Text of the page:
+
<p>If the fencer with the shorter sword throws an attack at his enemy he must then quickly jump backwards, while raising his sword, since his opponent could still wound him easily. If the fencer with the short sword however, due to his great spirit, wishes to carry his blow from distance he runs a risk. This is because his enemy can hold firm with the significant advantage of his weapon, and on being tormented by attacks whose force he might not be able to parry, he becomes obliged to extend his arm and thrust.</p>
| ''Per diffendersi contro unà Spada longa un huomo, che habbia una Spada corta dʼun mezo piede poco meno, che suo inimico bisogna, che quello, che lʼhà corta non si spaventi delle finte, che gli fà il suo aversario, tanto à meze botte che à desfida, che subito, che il suo inimico fornisse un colpo deve ricorrere subito parada, & serrarlo, ò stringerlo, & osservar le cavatione nel mentre che voi lo serrate, & se quello che si serve della Spada corta dà al suo inimico deve subito saltare indietro, in levando la sua Spada da se perche quello, che hà ricevuto il colpo potrebbe ancor facilmente offenderlo, & se quello, che si ser''<small>[7]</small>''ve della corta volesse per il suo gran animo portare delle botte in longhezza, corre pericolo perche il suo inimico si tiene forte per il grande avantaggio che hà della sua spada perche vedendosi opresso dai colpi che puol essere non potersi riparargli la forza lʼobbligarebbe à stenderli il braccio per fare un colpo forado.''
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{{section|Page:L'Arte maestra (Carlo Giuseppe Colombani).pdf/8|3|lbl=-|p=1}} {{section|Page:L'Arte maestra (Carlo Giuseppe Colombani).pdf/9|1|lbl=7|p=1}}
  
 
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| '''''On grappling'''''
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| <p>'''''On grappling'''''</p>
Good judgment is required by those who wish to leap at the body. You should only attempt this when your enemy overextends himself in carrying out his attack. Seeing him slow to recover, you can seize the tempo and employ the grapple.
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| A servirsi della Presa
+
<p>Good judgment is required by those who wish to leap at the body. You should only attempt this when your enemy overextends himself in carrying out his attack. Seeing him slow to recover, you can seize the tempo and employ the grapple.</p>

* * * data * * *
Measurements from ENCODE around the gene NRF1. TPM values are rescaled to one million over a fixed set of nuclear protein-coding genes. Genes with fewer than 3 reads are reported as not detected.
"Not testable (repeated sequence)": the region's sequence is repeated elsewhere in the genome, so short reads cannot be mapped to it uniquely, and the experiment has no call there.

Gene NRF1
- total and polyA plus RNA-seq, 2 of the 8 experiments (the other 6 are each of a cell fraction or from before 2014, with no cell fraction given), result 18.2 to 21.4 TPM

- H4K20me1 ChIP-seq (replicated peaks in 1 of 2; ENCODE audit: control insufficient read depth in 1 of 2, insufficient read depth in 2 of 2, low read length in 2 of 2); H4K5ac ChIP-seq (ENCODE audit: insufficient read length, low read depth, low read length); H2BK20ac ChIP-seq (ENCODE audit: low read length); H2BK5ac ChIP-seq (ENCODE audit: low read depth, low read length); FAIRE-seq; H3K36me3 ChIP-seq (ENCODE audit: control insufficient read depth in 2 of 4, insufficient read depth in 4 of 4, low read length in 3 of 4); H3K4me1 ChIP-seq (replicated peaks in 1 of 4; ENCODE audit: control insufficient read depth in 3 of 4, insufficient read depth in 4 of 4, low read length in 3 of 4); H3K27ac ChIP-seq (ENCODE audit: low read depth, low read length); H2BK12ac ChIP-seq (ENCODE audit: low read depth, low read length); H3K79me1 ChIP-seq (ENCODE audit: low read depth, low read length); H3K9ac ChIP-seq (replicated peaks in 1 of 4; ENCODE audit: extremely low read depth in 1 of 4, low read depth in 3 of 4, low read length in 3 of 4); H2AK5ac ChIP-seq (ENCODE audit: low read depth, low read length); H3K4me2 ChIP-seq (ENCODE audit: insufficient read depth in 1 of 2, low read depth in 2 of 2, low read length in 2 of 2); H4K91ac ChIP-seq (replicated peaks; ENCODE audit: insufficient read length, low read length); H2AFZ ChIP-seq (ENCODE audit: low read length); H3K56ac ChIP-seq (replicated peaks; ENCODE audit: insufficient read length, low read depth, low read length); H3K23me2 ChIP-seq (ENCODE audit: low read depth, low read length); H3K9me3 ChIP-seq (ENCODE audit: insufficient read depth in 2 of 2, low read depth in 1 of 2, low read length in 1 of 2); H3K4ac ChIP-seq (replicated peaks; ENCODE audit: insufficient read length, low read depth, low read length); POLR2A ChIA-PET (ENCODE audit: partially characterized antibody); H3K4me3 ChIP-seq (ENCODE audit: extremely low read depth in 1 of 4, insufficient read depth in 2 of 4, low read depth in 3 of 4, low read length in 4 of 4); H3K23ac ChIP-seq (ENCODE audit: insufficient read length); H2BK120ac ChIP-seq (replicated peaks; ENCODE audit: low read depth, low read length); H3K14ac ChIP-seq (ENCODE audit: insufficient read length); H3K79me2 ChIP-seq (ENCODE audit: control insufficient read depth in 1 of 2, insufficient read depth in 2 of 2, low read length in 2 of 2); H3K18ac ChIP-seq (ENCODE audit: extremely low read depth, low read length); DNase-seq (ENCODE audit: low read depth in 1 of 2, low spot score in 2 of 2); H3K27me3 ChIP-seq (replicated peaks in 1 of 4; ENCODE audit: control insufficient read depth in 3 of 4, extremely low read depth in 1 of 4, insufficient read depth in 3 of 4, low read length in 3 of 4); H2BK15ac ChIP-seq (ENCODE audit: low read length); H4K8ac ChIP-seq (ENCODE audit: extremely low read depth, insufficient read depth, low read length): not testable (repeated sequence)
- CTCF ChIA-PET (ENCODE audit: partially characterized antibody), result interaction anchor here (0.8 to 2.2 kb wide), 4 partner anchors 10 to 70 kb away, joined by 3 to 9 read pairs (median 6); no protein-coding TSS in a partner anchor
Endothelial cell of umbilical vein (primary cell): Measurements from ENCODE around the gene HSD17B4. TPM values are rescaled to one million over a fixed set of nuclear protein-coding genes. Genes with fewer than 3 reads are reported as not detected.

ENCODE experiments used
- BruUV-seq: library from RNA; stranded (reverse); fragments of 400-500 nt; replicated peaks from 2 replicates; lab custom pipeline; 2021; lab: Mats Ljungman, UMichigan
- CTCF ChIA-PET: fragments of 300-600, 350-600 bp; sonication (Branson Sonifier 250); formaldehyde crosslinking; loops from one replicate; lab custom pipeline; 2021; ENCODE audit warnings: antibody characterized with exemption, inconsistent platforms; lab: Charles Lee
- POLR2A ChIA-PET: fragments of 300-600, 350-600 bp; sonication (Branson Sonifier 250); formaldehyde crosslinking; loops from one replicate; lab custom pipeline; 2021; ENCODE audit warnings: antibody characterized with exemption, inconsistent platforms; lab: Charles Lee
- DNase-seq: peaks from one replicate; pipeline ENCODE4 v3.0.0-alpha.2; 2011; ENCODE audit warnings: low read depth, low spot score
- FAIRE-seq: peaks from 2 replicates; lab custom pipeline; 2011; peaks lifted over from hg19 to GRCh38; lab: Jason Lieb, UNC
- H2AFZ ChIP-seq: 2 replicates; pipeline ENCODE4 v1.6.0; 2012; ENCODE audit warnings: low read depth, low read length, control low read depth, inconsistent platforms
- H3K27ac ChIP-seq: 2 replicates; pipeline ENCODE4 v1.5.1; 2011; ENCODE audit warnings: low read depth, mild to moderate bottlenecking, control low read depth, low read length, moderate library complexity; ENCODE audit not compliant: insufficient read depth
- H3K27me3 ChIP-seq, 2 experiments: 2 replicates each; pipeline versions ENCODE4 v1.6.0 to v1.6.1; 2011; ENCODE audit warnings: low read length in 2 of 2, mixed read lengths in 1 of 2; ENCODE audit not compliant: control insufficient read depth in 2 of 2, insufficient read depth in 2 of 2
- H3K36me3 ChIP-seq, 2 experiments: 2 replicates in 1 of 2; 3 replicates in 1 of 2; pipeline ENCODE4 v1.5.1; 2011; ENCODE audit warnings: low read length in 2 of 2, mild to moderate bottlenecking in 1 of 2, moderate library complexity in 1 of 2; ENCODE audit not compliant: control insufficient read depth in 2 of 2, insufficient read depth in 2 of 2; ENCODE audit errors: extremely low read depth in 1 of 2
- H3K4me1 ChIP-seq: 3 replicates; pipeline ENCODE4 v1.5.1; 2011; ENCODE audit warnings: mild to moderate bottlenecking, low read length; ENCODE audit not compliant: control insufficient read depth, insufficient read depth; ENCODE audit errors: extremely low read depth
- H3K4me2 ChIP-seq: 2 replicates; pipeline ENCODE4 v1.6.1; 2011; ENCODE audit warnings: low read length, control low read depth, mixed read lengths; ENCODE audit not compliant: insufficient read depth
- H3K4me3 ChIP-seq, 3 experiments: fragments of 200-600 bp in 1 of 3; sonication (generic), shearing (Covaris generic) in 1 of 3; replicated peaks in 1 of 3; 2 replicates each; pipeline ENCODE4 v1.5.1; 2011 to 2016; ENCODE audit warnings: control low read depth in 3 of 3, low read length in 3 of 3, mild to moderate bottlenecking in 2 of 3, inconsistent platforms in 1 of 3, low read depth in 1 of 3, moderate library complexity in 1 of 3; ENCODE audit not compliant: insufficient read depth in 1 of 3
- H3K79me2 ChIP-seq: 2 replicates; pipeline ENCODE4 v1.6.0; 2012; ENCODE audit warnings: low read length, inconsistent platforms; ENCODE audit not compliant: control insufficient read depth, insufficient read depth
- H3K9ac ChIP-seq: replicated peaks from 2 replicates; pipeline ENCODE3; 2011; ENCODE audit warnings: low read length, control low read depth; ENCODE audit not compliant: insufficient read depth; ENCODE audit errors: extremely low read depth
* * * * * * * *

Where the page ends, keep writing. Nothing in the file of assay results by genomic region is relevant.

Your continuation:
''Il giuditio non deve manchare à quello che vuole saltare alla persona & non servirsene che quando il suo inimico portandogli un colpo si slonga oltre misura & vedendoli cosi tardi al ritirarsi puol proffittare del tempo è  servirsi della presa.''
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| {{section|Page:L'Arte maestra (Carlo Giuseppe Colombani).pdf/9|2|lbl=-}}
  
 
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|-  
 
|  
 
|  
| '''''To defend yourself with a sword against a halberd'''''
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| <p>'''''To defend yourself with a sword against a halberd'''''</p>
The fencer with the sword is advised to hold it firmly in the hand, and to grasp the middle of the blade with his left hand. If the enemy throws to the inside, you should parry with your right and perform an ''inquartata'' with your body. If he throws to the outside you should parry, passing with your left foot to his right in order to grapple him, which will succeed without any doubt.
+
 
| Per difendersi contro la Labarda con Spada.
+
<p>The fencer with the sword is advised to hold it firmly in the hand, and to grasp the middle of the blade with his left hand. If the enemy throws to the inside, you should parry with your right and perform an ''inquartata'' with your body. If he throws to the outside you should parry, passing with your left foot to his right in order to grapple him, which will succeed without any doubt.</p>
''Deve avertire il giocator di spada, che deve tenere la spada forte in mano e pigliar la Spada con la mano sinistra nel mezo della lama, se lʼinemico tira di dentro para con la destra e inquarta la vita se tira per difouri para e passa il sinistro piede al destro e vada alla presa senza dubio alcuno li ariuscirà.''
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| {{section|Page:L'Arte maestra (Carlo Giuseppe Colombani).pdf/9|3|lbl=-}}
  
 
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|-  
 
|  
 
|  
| '''''Sword and cloak, sword and buckler'''''
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| <p>'''''Sword and cloak, sword and buckler'''''</p>